The hospital’s lawyers say the concerns expressed in the complaint are “constitutionally protected opinions,” and that the confidential nature of complaints to the board — as well as state laws requiring doctors to report suspected wrongdoing by their colleagues — make such complaints more likely to be categorized as opinion.
They also point out that Iowa law says a person “shall not be civilly liable as a result of filing a report or complaint with a licensing board” — although, as Andrew’s lawyers point out, the law goes on to say that immunity “shall not apply if such act is done with malice.”
According to court records filed by attorneys on both sides of the case, the complaint the hospital filed with the state board questioned Andrew’s care of two patients, one of whom was allegedly prescribed 12,000 to 15,000 Hydrocodone tablets over four years.
The confidential complaint, reproduced in public court filings, states in part: “Volume of narcotic prescribing appears to be well beyond acceptable under any circumstances. It raises questions of marked naiveté, gross incompetence, and/or collusion with the patient for self-use, dealing and/or distribution. Under any of those circumstances, should this physician’s prescribing authority be reconsidered?”
The court records indicate the board investigated the matter and concluded in April 2018 that the hospital’s complaint “did not warrant any disciplinary action” and closed the file.
“There is no evidence whatsoever to support the idea that Dr. Andrew was using prescription drugs illegally or colluding with his patient to sell drugs illegally,” Andrew’s lawyers argue in one of their briefs before the Supreme Court. They say the gist of the complaint was the hospital’s “verifiable and unfounded allegations of criminal conduct,” and as such “it is not protected opinion.”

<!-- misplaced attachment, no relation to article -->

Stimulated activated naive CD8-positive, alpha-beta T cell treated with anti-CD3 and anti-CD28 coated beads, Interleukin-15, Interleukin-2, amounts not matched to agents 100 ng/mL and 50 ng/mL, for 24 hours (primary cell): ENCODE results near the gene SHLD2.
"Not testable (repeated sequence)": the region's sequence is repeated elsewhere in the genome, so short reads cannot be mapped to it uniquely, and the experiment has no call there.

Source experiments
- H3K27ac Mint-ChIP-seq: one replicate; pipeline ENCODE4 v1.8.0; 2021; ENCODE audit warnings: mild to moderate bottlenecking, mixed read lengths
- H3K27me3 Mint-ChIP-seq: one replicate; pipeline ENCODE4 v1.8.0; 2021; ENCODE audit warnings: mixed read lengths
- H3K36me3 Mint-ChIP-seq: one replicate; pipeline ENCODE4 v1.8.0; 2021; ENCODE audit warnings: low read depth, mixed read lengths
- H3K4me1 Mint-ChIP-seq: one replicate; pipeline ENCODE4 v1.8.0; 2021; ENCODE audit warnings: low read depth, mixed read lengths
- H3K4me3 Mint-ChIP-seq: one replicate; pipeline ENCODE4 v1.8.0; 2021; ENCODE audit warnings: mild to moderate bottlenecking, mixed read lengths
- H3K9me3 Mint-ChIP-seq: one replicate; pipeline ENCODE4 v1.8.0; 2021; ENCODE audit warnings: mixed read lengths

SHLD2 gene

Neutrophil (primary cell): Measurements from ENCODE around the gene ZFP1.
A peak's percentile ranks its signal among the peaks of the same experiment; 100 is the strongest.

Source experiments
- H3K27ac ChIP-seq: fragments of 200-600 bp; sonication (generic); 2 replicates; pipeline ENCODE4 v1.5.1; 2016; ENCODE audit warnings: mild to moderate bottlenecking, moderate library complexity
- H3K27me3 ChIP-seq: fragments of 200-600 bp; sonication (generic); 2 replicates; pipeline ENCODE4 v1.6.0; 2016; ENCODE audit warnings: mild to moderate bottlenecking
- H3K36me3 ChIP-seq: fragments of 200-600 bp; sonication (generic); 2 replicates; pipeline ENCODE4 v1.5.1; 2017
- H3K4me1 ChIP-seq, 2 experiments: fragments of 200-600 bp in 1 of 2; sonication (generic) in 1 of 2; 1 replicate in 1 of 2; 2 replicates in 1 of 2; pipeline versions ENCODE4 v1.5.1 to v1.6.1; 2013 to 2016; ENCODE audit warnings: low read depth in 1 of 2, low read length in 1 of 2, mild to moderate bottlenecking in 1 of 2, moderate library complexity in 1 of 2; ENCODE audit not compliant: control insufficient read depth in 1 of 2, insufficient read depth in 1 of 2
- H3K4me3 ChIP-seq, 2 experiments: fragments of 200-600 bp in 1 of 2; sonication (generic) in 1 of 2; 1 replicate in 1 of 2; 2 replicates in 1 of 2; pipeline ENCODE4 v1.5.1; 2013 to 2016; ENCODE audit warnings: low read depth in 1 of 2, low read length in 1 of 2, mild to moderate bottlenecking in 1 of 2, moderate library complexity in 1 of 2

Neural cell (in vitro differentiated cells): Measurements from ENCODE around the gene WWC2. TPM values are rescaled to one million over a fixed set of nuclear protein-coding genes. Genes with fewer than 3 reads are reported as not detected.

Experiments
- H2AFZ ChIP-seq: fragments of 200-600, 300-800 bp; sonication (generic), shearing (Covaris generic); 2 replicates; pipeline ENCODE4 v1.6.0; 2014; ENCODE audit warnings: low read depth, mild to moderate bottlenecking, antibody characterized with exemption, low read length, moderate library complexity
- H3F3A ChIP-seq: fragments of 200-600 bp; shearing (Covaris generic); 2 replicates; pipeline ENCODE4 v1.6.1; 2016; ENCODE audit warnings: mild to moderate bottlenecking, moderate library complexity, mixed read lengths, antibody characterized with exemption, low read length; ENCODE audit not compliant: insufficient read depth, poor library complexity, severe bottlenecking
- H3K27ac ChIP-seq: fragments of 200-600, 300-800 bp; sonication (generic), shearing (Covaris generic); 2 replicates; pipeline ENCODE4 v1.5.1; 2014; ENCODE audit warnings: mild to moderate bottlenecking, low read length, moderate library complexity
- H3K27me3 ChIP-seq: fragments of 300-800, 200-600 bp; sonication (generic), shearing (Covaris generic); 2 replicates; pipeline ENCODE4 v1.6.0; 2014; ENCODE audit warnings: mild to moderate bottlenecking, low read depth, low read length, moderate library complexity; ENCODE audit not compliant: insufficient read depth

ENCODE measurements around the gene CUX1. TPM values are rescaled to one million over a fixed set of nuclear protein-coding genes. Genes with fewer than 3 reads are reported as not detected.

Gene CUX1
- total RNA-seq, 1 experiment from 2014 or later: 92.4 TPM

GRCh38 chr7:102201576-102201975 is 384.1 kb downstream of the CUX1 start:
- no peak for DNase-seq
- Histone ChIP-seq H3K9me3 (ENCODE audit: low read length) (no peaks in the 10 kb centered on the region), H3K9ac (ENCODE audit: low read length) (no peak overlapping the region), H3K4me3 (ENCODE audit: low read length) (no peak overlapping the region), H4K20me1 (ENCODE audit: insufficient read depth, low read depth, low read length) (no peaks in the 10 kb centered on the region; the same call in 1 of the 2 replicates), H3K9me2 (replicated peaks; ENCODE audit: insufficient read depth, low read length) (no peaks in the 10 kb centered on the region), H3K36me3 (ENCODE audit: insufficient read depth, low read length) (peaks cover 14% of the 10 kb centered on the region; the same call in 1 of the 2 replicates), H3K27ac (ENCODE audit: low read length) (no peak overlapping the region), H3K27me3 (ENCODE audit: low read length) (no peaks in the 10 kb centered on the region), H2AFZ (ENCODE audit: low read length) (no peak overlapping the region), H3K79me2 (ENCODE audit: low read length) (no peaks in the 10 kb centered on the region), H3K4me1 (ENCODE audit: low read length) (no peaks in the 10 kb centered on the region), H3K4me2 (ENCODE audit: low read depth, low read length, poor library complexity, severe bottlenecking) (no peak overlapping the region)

District Court Judge James A. McGlynn ruled in late 2019 that the issue of whether the hospital had acted in good faith or with malice was a factual question to be decided by a jury.
As for the hospital’s failure to have Andrew’s care undergo peer review, McGlynn found that the hospital “did not provide Dr. Andrew the slightest opportunity to be heard prior to terminating his employment … It may be that the hospital administrator was reasonably relying upon information which she thought to be credible and accurate, and that her motivation was only the health, safety and welfare of the patients in the hospital. On the other hand, the hospital administrator is alleged to have told Dr. Andrew she thought he was overpaid and then insisted on modifications to his pay and his duties because she thought he was not productive enough.
“It appears that Dr. Andrew believes that the hospital administrator was a vindictive bean counter who was looking for a quick and dirty method of pruning the hospital staff. The truth may be somewhere in the middle and the court finds it is for the jury to decide the good faith and lack of malice of the hospital administrator.”
The Iowa Supreme Court has yet to schedule oral arguments on the hospital’s appeal of McGlynn’s ruling.